Organ and Silence

Wesley Roberts, organ

“Silence” is the name of a book by John Cage, and many composers talk about the importance of silence in music, but one doesn't actually hear much of it in the classical repertoire, or any other repertoire. In fact, silences longer than three seconds are extremely rare in all kinds of music.
Early in 1999 I had some ideas for short pieces that could sustain the interest despite the fact that they were mostly silence. After I had written these pieces, I found another way of writing music that permitted long and frequent silences, and then another, and another, and before long I was devoting all my time to a collection of organ pieces. My music had always been minimal in some way, but this was quite another way, and now I began really listening to the silence, or rather to the silences, noting how different one could be from another, and enjoying the freedom that silence gives to listeners. At first I had a rule that each piece must be at least 3/4 silence, but later I decided that I would simply permit as much silence as possible, without allowing the music to actually stop.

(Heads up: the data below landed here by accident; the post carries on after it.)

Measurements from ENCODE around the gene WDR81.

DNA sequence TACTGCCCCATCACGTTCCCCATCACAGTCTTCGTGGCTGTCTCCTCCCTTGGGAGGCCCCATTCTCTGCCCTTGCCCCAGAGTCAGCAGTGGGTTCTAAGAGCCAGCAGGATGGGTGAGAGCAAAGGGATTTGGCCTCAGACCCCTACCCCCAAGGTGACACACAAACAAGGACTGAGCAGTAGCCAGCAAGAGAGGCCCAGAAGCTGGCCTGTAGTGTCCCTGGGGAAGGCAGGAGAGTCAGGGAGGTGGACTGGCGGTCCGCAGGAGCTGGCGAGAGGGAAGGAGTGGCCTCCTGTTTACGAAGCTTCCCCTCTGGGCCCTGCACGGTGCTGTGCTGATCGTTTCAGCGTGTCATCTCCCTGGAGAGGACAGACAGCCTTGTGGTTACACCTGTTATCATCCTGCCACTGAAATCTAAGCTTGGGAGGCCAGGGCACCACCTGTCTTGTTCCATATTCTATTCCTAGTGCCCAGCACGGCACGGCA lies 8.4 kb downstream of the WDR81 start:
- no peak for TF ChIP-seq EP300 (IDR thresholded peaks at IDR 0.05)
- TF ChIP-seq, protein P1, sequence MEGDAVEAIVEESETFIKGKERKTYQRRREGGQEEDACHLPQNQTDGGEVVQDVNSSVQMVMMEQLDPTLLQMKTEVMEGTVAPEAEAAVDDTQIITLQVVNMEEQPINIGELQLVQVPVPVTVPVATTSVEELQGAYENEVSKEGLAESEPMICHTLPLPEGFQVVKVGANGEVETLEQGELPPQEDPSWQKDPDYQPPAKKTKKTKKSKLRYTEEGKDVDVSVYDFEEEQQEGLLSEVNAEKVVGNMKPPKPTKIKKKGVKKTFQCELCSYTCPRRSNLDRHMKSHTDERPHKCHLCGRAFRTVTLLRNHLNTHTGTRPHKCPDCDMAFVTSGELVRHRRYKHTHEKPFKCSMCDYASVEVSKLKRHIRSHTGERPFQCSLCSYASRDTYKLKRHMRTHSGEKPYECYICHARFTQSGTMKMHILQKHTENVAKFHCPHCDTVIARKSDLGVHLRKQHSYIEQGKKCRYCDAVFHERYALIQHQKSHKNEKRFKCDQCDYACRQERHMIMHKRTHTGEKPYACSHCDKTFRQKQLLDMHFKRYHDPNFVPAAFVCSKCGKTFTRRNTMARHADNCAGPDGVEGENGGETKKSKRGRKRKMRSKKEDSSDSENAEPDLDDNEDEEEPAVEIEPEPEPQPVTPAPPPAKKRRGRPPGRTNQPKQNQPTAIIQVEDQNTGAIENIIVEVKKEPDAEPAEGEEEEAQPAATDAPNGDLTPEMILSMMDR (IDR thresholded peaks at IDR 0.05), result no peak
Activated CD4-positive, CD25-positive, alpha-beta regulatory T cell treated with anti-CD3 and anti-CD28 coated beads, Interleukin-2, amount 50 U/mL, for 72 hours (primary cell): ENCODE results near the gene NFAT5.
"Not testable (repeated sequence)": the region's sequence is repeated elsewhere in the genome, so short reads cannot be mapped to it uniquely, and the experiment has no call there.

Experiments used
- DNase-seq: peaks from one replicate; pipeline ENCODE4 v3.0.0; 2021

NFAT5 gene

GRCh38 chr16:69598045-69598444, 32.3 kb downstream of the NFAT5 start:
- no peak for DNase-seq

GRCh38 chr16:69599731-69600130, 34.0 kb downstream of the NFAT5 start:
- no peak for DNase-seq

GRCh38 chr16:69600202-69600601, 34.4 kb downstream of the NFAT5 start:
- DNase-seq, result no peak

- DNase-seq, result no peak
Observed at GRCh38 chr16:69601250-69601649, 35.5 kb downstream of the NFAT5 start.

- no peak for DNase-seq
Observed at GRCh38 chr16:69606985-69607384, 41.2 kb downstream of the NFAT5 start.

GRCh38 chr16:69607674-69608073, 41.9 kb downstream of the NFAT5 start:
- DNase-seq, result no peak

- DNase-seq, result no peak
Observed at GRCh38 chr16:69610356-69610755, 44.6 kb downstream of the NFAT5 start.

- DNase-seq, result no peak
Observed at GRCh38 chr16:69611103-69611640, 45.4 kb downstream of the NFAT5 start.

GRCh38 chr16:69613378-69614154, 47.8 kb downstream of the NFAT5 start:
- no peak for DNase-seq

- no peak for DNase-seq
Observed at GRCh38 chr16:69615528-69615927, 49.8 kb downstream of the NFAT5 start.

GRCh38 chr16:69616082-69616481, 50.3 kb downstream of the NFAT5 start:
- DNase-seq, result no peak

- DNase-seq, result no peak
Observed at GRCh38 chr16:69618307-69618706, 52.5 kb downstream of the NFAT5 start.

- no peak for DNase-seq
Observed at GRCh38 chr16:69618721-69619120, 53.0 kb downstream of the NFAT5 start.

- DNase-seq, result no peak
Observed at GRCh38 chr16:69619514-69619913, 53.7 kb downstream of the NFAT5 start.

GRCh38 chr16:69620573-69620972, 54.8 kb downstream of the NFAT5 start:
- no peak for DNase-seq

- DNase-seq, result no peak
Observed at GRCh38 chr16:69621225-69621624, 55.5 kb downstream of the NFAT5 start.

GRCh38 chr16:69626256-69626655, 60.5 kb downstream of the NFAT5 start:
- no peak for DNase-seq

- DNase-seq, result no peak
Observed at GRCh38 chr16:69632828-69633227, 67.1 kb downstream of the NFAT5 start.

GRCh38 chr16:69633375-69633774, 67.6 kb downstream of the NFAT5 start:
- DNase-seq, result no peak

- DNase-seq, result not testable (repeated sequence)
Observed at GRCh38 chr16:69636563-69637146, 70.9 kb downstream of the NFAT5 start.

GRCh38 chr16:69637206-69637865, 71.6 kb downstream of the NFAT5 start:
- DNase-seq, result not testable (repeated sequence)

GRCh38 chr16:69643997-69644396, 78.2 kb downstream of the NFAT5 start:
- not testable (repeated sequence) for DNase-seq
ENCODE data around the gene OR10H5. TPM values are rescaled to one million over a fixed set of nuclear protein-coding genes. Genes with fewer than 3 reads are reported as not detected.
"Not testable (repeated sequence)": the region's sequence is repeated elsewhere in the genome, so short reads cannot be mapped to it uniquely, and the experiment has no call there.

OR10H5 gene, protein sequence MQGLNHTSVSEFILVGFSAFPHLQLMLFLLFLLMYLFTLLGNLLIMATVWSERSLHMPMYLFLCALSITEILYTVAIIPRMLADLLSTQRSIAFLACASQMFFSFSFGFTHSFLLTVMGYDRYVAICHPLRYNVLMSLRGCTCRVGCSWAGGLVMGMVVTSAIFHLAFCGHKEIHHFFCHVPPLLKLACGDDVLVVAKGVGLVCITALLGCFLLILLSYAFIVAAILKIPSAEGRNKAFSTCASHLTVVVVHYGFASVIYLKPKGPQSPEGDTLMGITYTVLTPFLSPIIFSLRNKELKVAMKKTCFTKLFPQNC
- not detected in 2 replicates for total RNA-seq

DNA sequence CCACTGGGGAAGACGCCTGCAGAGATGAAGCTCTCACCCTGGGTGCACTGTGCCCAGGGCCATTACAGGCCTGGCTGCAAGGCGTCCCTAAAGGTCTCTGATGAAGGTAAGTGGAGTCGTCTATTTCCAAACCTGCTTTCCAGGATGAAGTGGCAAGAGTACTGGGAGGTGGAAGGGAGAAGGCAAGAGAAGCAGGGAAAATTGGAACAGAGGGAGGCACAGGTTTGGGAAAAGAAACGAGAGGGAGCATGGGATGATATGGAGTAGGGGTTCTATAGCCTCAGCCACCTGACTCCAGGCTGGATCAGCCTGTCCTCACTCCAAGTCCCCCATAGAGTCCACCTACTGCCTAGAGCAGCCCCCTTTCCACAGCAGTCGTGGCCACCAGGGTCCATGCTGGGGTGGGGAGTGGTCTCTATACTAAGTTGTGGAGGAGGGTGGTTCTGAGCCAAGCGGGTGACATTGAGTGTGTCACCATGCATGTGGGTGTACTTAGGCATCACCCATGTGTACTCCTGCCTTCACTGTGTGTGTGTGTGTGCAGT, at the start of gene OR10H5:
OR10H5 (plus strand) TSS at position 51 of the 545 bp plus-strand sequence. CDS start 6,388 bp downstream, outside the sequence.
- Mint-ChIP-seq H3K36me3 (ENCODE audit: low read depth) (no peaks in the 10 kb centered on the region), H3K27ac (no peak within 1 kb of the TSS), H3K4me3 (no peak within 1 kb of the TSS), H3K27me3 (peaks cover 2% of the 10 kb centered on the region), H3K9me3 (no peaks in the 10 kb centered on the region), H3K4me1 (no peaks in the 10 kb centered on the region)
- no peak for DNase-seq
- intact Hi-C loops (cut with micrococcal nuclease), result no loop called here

—Tom Johnson
Organ and Silence CD cover

Wesley Roberts (b. 1953) is Professor of Music at Campbellsville University in Campbellsville Kentucky. He has presented concerts as a pianist and organist throughout the United States and in France, England, Denmark, the Netherlands, Switzerland, and the Czech Republic.
He is the author of ar(ticles and reviews in british, dutch, and American journals, and has done extensive research on French and Dutch music of the early to mid-20th century.
He has frequently performed individual pieces from Organ and Silence, and presented the entire set of 28 pieces, a concert with over two hours of music, in Nerinx Kentucky on April 9, 2001. This recording, engineered by Ronald E. Stopher, was also made in the spring of 2001 using this same organ.